• Warning: Spoilers
    When A Stranger Calls got a bit of a critical bashing when it was released back in February. I guess it was to be expected since most critics are a little hard on the horror genre in general but I was a bit surprised by the bashing it got from regular movie goers like you and I. It has a rather low 4.2 rating at IMDb and if you go to the message board on the site for this film the comments aren't too pretty. Despite this bashing it didn't stop the film from opening at number one and grossing almost 50 million dollars.

    I may be the minority, but I really think that most people were wrong about this one. It is by no means a perfect film but as a remake to an already flawed production i think it succeeds by being better than the original. Again I may be in the minority on that statement but after watching the original film the night before I saw this, I had a fresh perspective.

    The original When A Stranger Calls was released in 1979 ( a year after the superior Halloween) and was a moderate success based on its heart pounding opening 20 minutes. We've all heard the babysitter alone in the house while a madman calls her from inside the house urban legend and the film's opening toyed with our knowledge of this and did a good job of generating tension.

    The problem with the original is that once the 20 minute opening has passed, the film slows to a snail's pace. The middle of the film doesn't provide any thrills and you have to wait until the last 10 minutes for things to pick up again. If there was any film that needed to be plucked out of the remake box it was this film.

    The new version takes the opening 20 minutes and turns it into a 90 minute motion picture. This does present some problems because things get tedious after awhile but the best moments of the original translate well here and I for one thought it was a decent improvement.

    A babysitter, Jill Johnson (Camilla Belle), arrives at the lakeside Colorado home of Dr. and Mrs. Mandrakis (Derek de Lint and Kate Jennings Grant), to care for their two children while they do the "dinner and a movie" thing. Almost immediately, Jill begins to get ominous prank calls: heavy breathing and messages wondering if she has checked the children. Eventually, freaked out and unable to reach anyone by phone (her parents are at a concert and everyone from her high school is attending a bonfire party in a location that conveniently does not have cell service), she contacts the police. They trace the call and determine it's coming from within the house.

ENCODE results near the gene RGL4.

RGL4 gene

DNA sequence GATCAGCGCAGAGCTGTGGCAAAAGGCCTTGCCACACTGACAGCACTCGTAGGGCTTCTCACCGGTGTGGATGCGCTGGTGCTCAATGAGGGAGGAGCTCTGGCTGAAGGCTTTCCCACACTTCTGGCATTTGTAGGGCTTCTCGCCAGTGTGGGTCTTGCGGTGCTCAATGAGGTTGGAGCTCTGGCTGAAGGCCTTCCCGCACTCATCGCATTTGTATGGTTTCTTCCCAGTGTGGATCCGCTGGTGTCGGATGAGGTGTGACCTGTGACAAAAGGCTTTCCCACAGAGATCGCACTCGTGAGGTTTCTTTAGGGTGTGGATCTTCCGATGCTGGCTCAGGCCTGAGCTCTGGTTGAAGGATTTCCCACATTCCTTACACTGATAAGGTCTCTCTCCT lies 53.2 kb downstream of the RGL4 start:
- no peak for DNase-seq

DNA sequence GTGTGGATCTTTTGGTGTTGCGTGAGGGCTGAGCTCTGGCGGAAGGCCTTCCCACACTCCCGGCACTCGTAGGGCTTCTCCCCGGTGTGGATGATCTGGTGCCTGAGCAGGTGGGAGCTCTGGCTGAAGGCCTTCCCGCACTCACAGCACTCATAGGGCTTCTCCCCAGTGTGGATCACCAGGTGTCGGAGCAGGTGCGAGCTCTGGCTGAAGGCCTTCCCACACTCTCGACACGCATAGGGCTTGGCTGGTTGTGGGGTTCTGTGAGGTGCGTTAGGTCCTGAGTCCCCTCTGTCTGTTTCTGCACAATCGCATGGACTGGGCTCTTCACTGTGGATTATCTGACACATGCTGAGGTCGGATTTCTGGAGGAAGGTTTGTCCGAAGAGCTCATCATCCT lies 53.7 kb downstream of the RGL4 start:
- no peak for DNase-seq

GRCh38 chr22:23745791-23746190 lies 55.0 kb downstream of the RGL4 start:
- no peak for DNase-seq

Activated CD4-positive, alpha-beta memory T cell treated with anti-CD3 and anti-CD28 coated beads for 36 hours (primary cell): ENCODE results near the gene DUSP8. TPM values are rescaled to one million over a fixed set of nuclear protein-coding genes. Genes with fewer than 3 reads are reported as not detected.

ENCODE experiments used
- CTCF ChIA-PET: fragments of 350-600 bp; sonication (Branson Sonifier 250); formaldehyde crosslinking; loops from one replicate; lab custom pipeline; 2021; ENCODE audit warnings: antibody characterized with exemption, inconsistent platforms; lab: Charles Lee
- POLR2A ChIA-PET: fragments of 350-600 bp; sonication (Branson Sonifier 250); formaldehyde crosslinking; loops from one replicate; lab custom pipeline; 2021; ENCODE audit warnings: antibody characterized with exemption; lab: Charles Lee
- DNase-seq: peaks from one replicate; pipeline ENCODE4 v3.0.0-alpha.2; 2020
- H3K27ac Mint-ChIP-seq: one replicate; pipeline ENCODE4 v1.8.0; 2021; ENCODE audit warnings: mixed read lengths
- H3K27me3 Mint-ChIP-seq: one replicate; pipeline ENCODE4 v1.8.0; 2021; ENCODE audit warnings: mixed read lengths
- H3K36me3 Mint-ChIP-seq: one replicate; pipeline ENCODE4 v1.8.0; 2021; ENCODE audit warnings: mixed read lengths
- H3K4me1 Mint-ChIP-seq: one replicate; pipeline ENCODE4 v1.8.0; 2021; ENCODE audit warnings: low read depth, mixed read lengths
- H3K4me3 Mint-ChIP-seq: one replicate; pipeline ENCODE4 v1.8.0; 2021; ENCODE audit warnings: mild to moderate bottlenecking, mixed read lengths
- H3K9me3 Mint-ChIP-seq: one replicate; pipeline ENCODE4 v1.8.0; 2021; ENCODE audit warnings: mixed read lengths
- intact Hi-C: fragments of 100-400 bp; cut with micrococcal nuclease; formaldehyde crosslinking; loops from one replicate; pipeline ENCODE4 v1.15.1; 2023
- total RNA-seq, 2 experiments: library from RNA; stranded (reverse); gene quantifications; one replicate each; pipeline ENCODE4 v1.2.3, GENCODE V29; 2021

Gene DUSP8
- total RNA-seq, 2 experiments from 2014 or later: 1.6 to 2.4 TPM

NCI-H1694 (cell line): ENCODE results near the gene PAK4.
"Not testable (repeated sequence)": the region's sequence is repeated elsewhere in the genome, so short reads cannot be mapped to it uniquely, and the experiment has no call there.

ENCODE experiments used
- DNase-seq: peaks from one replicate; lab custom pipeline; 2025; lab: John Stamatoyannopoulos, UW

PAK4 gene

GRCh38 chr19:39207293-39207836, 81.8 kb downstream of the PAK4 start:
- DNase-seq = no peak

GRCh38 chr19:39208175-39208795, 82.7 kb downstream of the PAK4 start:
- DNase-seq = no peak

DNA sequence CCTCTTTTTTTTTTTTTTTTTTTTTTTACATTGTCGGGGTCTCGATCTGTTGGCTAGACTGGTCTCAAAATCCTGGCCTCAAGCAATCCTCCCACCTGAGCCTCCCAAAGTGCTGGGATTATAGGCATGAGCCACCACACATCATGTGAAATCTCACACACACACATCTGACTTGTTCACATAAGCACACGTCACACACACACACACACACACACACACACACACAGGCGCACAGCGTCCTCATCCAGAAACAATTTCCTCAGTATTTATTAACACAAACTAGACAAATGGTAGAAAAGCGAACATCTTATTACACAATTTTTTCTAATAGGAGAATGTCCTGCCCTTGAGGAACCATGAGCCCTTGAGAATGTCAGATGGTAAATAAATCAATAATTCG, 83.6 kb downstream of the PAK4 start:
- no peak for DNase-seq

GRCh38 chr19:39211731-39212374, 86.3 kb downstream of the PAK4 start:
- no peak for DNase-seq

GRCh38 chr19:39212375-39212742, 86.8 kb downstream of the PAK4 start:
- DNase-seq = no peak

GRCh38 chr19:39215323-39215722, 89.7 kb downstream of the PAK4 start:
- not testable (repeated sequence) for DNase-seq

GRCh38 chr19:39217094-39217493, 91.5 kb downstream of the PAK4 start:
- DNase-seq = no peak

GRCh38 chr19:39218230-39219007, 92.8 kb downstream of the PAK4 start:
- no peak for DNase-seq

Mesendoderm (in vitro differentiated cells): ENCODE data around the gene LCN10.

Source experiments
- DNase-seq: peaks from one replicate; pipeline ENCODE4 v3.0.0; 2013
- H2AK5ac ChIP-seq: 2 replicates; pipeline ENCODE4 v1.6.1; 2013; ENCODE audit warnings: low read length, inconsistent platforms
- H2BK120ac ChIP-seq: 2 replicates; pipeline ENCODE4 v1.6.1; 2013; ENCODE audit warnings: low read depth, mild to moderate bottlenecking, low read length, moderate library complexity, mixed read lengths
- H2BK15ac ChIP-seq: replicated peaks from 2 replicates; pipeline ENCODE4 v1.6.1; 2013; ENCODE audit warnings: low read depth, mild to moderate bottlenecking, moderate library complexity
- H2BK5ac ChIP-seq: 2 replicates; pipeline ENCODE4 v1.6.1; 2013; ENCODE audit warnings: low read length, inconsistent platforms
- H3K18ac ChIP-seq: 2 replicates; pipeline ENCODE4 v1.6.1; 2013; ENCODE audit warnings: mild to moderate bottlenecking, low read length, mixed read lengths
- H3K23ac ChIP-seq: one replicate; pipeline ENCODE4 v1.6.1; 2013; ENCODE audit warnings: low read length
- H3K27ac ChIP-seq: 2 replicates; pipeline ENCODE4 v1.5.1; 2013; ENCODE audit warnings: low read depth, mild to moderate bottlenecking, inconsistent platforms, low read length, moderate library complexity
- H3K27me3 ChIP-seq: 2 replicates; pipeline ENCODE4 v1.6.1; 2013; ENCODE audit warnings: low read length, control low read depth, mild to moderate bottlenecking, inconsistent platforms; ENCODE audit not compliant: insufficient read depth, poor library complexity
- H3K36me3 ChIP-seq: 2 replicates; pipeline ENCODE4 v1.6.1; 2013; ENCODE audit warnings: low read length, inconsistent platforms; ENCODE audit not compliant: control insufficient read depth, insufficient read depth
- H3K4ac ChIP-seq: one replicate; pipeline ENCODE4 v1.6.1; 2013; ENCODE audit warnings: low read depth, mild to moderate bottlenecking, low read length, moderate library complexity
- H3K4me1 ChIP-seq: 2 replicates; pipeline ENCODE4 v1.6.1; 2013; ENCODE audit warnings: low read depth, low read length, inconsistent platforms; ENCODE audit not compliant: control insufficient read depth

This is a set-up that I don't think can get old. Both guys and girls know what it's like to be in the house alone sometimes and get suitably creeped out by every noise, creek, and motion of our home. the film toys with those fears but generating some decent tension early on. Some might get bored by the numerous scenes of Jill just walking around the house but I for one found them necessary to lead up the slam-bang final 20 minutes. It does get a little repetitive after awhile but for the most part it works.

    The house is also a character in and of itself. Glass houses tend to be creepy to me in general but since this home is in the middle of nowhere and is grand in stature, it tends to be even more frightening. The production designer should be proud of this creation because it's truly something.

    The final 20 minutes are also noteworthy. After all the build up we're rewarded with a nice game of cat and mouse between the Stranger and Jill. It helps that we see very little of him since he's mostly shown in shadow, thus making him truly more creepy. You can tell the original concept of Michael Myers from the first Halloween is a model for this stalker and if you're going to imitate someone, it might as well be the best of the bunch.

    The film truly falters on one major level and it's enough for me to bring the grade down to something just slightly above average. The performance of Camille Belle really drags the film down. I haven't seen her other films but she seems out of place here. Her interpretation of Jill is too juvenile and she cannot carry the film on her little shoulders. She seemed amateur throughout most of the film. She redeems herself a bit during the final 20 minutes but by that point it's too late to truly save her performance. Since we're left alone with her for much of the running time she has to win our sympathy and she doesn't. I got into the film merely because i kept wondering what i would do in that situation and not because I particularly cared about her.

    Despite this When A Stranger Calls is suitable entertainment. It's not the new horror de jour and it certainly won't go down as a classic by any means but it is better than the source material and for that reason alone I think you should give this film a bit of a chance before you dismiss it.